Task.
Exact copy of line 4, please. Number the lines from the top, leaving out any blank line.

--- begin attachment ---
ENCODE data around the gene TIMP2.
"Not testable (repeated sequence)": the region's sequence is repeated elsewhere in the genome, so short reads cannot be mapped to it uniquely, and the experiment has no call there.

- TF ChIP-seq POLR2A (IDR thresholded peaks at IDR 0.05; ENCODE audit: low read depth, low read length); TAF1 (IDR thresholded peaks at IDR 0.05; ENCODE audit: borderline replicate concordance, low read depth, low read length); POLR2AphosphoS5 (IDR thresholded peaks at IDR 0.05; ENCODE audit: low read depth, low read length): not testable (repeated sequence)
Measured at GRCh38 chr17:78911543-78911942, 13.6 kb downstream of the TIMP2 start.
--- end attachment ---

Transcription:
Measured at GRCh38 chr17:78911543-78911942, 13.6 kb downstream of the TIMP2 start.